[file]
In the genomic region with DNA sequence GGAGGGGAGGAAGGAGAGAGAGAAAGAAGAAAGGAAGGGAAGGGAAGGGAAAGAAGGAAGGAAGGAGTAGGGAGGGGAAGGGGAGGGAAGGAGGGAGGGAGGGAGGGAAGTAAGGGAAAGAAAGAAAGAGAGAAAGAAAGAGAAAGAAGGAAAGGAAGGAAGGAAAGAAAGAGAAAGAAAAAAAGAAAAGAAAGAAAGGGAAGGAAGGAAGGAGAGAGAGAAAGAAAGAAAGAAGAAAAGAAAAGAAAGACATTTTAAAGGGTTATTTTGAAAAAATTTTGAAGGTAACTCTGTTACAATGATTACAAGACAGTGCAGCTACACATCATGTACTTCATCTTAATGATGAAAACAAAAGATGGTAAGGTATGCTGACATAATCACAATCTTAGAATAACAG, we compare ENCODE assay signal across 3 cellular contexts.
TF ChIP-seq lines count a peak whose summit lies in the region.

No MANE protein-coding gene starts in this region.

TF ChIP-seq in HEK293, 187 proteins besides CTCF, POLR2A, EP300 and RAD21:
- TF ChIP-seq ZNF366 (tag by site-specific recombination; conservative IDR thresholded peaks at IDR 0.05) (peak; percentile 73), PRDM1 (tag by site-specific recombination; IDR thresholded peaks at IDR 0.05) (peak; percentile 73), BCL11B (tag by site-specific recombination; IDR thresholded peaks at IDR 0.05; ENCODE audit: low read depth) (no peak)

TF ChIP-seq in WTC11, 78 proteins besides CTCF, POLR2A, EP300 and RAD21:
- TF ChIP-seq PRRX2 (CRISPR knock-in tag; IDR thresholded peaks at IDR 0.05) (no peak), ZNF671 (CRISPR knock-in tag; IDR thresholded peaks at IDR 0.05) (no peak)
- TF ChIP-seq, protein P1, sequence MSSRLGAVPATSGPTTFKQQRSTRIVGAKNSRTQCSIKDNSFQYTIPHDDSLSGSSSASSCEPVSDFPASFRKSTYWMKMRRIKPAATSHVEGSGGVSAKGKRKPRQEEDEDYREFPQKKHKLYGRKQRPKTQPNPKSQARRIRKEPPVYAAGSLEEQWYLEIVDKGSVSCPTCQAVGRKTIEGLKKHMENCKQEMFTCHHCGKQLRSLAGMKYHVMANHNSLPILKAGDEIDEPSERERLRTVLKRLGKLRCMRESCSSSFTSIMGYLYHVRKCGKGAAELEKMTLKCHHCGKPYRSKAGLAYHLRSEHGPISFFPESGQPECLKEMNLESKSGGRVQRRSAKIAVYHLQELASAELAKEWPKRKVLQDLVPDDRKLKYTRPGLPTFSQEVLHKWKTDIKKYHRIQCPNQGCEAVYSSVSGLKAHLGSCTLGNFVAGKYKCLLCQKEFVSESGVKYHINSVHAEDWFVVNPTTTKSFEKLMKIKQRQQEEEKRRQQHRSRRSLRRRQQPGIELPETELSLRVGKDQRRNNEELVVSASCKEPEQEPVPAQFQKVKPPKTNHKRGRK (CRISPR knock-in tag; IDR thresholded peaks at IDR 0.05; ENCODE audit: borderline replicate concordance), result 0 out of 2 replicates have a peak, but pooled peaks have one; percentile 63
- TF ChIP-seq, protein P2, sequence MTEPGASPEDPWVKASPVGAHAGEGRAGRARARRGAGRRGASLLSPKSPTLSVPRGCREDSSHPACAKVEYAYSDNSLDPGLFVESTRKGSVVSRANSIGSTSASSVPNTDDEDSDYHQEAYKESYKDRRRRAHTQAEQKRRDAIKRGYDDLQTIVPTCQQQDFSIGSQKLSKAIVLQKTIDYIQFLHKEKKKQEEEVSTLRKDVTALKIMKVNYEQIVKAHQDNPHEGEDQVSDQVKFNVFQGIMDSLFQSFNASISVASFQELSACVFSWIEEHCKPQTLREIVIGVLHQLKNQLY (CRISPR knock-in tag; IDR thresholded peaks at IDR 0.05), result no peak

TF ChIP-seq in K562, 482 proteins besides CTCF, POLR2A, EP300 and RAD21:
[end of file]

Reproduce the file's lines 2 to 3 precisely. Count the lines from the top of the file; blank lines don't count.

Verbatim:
TF ChIP-seq lines count a peak whose summit lies in the region.

No MANE protein-coding gene starts in this region.